In Takeda Pharmaceutical Co. v. Zydus Pharmaceuticals USA, Inc., Appeal No. 13-1406, the Federal Circuit reversed a district court’s finding of infringement and affirmed its judgment of claim validity.

Takeda sued ANDA-filer Zydus for infringing a formulation patent relating to an acid reflux drug. Claim 1 of the patent recites a formulation with “fine granules having an average particle diameter of 400 µm or less.” The district court construed that term to include particle diameters within the accepted margin of error of ±10%. Based on this claim construction, the district court determined that Zydus’s product infringed Takeda’s patent. The district court also determined that Zydus failed to prove that the claim was invalid for failure to comply with the definiteness, written description, and enablement requirements. Zydus appealed.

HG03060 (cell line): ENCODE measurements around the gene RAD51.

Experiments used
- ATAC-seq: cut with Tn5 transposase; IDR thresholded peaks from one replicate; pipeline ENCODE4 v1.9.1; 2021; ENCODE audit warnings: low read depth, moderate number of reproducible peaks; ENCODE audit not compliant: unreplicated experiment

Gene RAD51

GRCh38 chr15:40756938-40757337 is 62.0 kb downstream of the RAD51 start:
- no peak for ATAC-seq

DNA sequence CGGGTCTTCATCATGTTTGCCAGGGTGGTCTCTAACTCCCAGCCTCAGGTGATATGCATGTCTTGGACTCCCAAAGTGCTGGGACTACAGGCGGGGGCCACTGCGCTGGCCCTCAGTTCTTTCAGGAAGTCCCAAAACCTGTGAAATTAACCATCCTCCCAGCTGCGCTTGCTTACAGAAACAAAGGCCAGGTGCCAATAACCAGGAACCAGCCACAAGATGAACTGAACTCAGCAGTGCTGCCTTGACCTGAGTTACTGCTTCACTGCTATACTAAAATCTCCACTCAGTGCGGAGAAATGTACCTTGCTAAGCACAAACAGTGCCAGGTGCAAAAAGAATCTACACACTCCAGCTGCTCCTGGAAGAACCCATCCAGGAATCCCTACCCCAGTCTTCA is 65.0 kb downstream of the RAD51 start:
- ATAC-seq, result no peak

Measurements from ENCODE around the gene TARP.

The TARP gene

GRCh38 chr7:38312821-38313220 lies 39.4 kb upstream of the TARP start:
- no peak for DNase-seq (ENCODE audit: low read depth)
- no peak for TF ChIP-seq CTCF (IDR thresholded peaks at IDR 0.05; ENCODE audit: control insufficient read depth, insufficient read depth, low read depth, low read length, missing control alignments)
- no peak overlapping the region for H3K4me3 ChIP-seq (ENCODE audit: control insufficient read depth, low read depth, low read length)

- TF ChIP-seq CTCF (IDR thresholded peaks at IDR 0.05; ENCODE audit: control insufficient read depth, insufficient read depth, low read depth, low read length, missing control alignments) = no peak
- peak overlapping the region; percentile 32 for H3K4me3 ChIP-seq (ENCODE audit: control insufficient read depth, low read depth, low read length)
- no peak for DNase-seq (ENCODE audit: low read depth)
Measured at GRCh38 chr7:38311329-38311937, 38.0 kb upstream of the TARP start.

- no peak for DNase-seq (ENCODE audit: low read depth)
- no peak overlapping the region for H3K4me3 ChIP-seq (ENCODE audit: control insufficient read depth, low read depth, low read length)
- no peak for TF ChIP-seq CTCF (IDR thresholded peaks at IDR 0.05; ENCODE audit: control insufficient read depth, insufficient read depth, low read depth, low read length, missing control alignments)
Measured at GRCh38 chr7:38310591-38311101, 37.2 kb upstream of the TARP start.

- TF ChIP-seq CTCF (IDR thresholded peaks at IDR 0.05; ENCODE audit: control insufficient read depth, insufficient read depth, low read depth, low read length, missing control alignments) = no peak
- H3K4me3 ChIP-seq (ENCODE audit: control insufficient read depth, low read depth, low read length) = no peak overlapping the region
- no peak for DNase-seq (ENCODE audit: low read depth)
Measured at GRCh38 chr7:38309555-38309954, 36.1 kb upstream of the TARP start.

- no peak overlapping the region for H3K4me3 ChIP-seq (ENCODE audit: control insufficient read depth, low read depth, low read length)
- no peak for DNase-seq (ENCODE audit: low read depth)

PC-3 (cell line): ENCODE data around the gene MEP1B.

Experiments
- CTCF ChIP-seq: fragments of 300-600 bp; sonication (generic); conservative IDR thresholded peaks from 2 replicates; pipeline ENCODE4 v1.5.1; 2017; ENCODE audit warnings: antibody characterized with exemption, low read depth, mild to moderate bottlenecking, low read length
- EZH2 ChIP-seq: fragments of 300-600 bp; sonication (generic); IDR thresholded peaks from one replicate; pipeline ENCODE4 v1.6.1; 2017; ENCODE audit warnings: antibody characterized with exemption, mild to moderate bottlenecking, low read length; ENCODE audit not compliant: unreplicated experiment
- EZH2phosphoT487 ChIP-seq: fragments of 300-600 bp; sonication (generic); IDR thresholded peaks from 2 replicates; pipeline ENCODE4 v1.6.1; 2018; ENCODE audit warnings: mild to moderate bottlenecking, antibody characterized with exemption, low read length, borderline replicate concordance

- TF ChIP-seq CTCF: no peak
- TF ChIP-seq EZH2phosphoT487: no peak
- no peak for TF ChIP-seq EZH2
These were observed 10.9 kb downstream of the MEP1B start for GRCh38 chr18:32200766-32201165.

The Federal Circuit reversed the district court’s infringement finding and instead concluded that the proper construction of the disputed claim term is “fine granules having an average particle diameter of precisely 400µm or less.” The Federal Circuit based its construction on the fact that the specification discloses that the maximum particle size is “practically 425 µm or less.” The specification’s use of the word “about” at three points in the specification did not justify a 10% expansion of claim scope. The Federal Circuit then upheld the district court’s finding of validity. Zydus had argued that the claim is indefinite because it does not specify the measurement method used to determine average particle diameter. In rejecting that argument, the Federal Circuit held that “the mere possibility of different results from different measurement techniques” does not render the claim indefinite. Regarding enablement, the Federal Circuit held that, because the patent identifies one viable measurement technique, there is no dispute that a skilled artisan would know how to use that technique to measure particle diameter.